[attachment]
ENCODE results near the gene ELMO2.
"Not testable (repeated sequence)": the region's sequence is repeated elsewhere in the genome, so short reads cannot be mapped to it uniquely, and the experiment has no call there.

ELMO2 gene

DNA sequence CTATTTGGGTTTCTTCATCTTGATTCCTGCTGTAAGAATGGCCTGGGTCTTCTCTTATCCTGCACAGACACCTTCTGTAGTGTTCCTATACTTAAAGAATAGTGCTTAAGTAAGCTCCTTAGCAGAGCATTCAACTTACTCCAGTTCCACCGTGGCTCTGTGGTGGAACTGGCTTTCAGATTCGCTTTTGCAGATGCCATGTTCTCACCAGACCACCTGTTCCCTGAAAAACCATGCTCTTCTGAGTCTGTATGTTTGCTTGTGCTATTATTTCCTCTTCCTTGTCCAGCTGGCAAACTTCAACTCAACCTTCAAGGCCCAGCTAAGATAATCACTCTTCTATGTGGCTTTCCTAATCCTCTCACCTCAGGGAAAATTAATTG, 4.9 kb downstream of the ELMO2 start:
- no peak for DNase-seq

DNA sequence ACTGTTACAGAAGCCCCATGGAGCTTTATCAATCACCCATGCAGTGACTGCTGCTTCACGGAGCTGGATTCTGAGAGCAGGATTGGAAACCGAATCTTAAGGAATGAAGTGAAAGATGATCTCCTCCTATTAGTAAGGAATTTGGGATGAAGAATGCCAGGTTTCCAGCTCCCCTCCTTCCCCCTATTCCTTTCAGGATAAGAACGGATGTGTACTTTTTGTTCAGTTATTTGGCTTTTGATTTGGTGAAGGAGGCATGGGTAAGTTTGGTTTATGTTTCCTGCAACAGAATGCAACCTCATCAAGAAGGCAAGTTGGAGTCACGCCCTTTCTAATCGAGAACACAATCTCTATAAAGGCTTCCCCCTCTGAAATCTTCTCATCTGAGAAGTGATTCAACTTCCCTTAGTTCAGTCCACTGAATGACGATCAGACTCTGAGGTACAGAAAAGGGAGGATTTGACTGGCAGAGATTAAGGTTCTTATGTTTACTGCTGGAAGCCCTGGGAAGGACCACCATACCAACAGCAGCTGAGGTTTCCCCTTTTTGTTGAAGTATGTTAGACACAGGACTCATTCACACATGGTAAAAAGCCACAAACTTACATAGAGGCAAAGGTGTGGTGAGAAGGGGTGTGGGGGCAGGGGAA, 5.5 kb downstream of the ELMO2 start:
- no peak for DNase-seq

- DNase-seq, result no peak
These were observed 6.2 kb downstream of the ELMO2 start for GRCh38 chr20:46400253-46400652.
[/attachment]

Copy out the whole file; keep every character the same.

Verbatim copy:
ENCODE results near the gene ELMO2.
"Not testable (repeated sequence)": the region's sequence is repeated elsewhere in the genome, so short reads cannot be mapped to it uniquely, and the experiment has no call there.

ELMO2 gene

DNA sequence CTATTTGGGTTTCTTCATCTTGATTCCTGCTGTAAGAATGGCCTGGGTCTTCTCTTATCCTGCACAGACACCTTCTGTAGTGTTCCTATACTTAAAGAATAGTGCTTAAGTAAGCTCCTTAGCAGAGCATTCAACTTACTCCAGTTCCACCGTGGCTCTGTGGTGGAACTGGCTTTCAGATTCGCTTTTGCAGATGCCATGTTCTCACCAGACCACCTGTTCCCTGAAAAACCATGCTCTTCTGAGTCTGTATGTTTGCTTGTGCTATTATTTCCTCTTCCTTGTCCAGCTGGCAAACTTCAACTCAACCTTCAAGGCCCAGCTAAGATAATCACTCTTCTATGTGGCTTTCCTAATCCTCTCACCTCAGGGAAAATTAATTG, 4.9 kb downstream of the ELMO2 start:
- no peak for DNase-seq

DNA sequence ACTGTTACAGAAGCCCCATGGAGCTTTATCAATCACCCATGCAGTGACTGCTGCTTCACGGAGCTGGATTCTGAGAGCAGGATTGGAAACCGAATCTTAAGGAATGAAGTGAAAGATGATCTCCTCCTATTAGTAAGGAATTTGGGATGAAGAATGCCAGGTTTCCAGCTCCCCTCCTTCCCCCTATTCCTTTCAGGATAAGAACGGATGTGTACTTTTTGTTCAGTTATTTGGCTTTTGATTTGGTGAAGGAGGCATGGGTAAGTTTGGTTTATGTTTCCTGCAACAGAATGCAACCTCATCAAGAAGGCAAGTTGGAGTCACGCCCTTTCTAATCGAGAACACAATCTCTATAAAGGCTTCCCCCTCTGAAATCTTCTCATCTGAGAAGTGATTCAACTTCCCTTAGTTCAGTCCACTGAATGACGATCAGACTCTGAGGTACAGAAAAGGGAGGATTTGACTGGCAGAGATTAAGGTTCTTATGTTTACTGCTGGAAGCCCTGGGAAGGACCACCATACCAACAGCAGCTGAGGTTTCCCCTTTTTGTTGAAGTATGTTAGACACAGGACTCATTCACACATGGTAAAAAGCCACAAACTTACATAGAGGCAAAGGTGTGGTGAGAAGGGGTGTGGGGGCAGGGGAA, 5.5 kb downstream of the ELMO2 start:
- no peak for DNase-seq

- DNase-seq, result no peak
These were observed 6.2 kb downstream of the ELMO2 start for GRCh38 chr20:46400253-46400652.